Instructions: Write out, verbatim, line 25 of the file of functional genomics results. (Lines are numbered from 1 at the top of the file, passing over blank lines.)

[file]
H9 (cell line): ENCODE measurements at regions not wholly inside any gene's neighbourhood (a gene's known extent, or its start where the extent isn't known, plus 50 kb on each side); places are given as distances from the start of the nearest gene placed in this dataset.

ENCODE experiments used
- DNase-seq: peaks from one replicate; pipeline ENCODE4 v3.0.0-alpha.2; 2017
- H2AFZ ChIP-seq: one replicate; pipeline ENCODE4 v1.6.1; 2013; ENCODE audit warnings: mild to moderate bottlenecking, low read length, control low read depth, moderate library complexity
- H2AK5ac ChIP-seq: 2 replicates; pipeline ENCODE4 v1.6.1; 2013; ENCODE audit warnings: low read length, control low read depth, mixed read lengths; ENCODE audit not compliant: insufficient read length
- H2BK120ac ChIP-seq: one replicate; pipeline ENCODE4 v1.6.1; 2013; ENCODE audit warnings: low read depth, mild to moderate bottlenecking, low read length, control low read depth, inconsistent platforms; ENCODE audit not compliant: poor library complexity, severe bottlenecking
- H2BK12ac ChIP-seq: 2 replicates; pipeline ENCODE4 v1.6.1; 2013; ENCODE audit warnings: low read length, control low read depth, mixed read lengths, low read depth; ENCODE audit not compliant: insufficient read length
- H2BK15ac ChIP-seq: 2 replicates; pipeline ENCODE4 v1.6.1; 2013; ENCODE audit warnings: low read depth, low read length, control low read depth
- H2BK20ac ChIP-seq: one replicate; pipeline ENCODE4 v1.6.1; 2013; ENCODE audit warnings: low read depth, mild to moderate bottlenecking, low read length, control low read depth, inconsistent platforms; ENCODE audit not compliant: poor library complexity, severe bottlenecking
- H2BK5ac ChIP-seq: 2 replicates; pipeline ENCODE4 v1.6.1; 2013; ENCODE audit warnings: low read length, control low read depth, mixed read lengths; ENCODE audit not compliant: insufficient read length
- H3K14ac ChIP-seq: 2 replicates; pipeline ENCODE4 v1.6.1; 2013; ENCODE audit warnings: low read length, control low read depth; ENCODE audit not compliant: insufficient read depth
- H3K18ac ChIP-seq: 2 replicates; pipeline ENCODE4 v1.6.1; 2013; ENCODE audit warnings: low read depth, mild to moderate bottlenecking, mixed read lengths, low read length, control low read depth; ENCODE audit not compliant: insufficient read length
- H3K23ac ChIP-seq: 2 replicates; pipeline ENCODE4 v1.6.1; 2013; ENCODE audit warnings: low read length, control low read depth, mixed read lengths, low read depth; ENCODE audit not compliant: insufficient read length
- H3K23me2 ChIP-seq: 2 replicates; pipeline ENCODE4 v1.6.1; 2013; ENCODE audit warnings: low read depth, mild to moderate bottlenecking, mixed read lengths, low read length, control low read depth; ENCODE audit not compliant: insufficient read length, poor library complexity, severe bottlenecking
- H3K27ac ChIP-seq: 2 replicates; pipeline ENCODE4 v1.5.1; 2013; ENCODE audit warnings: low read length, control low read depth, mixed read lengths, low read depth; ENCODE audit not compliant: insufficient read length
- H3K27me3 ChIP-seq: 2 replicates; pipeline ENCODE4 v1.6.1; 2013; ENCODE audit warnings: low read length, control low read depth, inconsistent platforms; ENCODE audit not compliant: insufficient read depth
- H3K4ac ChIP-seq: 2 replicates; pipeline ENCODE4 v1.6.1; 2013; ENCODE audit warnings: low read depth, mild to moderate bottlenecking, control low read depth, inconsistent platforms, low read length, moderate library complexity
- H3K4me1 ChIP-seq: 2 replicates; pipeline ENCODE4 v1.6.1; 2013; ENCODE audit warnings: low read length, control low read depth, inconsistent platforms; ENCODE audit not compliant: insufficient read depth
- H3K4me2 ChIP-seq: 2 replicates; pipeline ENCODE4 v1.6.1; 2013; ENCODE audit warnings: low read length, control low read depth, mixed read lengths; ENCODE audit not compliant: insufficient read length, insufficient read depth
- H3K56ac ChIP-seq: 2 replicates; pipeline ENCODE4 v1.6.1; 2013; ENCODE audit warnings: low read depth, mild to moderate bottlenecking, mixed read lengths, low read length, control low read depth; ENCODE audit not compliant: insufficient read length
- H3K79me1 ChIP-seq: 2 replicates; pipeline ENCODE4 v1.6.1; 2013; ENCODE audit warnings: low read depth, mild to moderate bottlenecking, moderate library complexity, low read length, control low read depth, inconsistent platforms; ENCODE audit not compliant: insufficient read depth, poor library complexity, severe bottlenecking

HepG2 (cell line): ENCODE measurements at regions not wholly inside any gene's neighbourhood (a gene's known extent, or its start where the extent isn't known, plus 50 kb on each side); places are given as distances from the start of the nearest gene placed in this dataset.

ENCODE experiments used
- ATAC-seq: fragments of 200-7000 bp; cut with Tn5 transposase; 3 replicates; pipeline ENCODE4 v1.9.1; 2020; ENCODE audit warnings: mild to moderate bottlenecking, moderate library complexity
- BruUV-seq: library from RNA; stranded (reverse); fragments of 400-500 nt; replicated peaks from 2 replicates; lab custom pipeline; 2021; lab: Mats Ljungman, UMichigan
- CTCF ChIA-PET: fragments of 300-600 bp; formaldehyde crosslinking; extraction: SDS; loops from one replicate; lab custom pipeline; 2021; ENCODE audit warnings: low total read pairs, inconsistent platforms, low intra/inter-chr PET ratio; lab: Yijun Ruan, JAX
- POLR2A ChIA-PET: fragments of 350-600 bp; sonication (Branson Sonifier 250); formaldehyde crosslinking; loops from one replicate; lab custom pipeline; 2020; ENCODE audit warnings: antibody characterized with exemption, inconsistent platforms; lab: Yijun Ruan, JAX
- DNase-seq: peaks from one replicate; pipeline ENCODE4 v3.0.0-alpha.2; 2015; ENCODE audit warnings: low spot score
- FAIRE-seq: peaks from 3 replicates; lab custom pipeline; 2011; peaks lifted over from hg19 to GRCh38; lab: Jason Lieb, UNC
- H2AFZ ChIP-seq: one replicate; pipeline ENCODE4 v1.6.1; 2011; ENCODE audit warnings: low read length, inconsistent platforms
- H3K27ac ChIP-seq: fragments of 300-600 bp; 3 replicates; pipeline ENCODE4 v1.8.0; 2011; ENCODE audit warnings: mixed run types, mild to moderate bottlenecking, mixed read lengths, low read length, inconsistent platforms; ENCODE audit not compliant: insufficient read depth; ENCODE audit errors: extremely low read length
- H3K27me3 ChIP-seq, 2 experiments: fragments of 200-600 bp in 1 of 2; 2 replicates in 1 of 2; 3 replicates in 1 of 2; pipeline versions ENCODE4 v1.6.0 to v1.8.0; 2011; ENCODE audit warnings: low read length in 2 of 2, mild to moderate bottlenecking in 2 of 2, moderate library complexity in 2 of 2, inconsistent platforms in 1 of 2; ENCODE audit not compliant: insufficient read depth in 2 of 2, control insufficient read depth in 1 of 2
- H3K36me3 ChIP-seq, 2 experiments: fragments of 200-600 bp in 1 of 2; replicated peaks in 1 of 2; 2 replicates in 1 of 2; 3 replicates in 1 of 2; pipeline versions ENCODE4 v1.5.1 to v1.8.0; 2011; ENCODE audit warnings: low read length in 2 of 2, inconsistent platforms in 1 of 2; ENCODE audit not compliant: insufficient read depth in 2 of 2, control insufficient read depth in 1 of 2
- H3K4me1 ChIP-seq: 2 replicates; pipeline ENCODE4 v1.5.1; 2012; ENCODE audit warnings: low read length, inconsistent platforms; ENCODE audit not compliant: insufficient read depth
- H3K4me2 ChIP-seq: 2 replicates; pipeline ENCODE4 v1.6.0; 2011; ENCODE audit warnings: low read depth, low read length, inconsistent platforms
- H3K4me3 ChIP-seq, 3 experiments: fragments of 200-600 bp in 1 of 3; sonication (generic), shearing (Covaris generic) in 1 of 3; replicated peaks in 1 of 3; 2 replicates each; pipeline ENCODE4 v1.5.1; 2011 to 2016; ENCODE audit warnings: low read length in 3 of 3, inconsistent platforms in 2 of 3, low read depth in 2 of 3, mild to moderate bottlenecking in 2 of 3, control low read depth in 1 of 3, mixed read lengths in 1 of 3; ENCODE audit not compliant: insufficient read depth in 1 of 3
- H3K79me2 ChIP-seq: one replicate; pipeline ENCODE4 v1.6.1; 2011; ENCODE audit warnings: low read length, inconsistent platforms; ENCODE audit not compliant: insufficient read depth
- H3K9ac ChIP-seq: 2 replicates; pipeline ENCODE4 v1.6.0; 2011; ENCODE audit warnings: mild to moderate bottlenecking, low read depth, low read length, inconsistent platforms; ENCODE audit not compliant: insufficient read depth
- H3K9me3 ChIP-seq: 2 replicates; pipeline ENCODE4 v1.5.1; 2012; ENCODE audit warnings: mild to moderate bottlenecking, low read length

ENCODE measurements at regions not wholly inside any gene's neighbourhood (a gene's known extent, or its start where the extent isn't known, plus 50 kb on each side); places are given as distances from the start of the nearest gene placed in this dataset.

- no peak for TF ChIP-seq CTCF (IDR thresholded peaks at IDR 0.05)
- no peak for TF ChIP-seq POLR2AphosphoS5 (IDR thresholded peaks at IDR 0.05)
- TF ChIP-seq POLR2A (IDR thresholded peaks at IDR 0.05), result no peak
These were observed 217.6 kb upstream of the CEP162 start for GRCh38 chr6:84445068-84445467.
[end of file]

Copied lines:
- BruUV-seq: library from RNA; stranded (reverse); fragments of 400-500 nt; replicated peaks from 2 replicates; lab custom pipeline; 2021; lab: Mats Ljungman, UMichigan